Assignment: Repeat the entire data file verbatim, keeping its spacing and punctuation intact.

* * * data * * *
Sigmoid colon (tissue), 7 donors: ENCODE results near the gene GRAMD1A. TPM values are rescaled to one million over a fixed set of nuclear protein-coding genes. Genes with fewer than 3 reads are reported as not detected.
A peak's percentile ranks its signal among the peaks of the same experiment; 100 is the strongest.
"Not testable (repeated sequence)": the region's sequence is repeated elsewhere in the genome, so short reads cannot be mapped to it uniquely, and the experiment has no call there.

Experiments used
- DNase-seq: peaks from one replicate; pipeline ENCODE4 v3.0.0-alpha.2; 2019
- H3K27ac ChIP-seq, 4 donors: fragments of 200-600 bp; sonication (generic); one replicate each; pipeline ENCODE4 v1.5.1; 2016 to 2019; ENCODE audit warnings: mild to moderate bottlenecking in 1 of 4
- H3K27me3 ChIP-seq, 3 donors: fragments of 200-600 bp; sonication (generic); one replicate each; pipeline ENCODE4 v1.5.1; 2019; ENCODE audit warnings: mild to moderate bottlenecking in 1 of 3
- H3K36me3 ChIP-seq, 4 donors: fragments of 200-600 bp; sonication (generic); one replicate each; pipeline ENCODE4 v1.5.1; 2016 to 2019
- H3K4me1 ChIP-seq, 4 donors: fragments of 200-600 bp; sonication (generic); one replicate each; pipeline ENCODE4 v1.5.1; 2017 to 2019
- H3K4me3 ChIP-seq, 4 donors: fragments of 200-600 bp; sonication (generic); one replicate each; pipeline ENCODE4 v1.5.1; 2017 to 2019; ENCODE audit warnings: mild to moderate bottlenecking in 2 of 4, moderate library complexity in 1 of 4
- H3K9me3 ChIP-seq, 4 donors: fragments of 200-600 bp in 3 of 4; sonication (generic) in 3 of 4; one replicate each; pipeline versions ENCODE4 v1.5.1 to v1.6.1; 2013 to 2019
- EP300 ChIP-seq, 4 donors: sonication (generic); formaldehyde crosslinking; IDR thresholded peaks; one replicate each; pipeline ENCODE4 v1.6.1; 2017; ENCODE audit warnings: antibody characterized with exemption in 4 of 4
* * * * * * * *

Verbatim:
Sigmoid colon (tissue), 7 donors: ENCODE results near the gene GRAMD1A. TPM values are rescaled to one million over a fixed set of nuclear protein-coding genes. Genes with fewer than 3 reads are reported as not detected.
A peak's percentile ranks its signal among the peaks of the same experiment; 100 is the strongest.
"Not testable (repeated sequence)": the region's sequence is repeated elsewhere in the genome, so short reads cannot be mapped to it uniquely, and the experiment has no call there.

Experiments used
- DNase-seq: peaks from one replicate; pipeline ENCODE4 v3.0.0-alpha.2; 2019
- H3K27ac ChIP-seq, 4 donors: fragments of 200-600 bp; sonication (generic); one replicate each; pipeline ENCODE4 v1.5.1; 2016 to 2019; ENCODE audit warnings: mild to moderate bottlenecking in 1 of 4
- H3K27me3 ChIP-seq, 3 donors: fragments of 200-600 bp; sonication (generic); one replicate each; pipeline ENCODE4 v1.5.1; 2019; ENCODE audit warnings: mild to moderate bottlenecking in 1 of 3
- H3K36me3 ChIP-seq, 4 donors: fragments of 200-600 bp; sonication (generic); one replicate each; pipeline ENCODE4 v1.5.1; 2016 to 2019
- H3K4me1 ChIP-seq, 4 donors: fragments of 200-600 bp; sonication (generic); one replicate each; pipeline ENCODE4 v1.5.1; 2017 to 2019
- H3K4me3 ChIP-seq, 4 donors: fragments of 200-600 bp; sonication (generic); one replicate each; pipeline ENCODE4 v1.5.1; 2017 to 2019; ENCODE audit warnings: mild to moderate bottlenecking in 2 of 4, moderate library complexity in 1 of 4
- H3K9me3 ChIP-seq, 4 donors: fragments of 200-600 bp in 3 of 4; sonication (generic) in 3 of 4; one replicate each; pipeline versions ENCODE4 v1.5.1 to v1.6.1; 2013 to 2019
- EP300 ChIP-seq, 4 donors: sonication (generic); formaldehyde crosslinking; IDR thresholded peaks; one replicate each; pipeline ENCODE4 v1.6.1; 2017; ENCODE audit warnings: antibody characterized with exemption in 4 of 4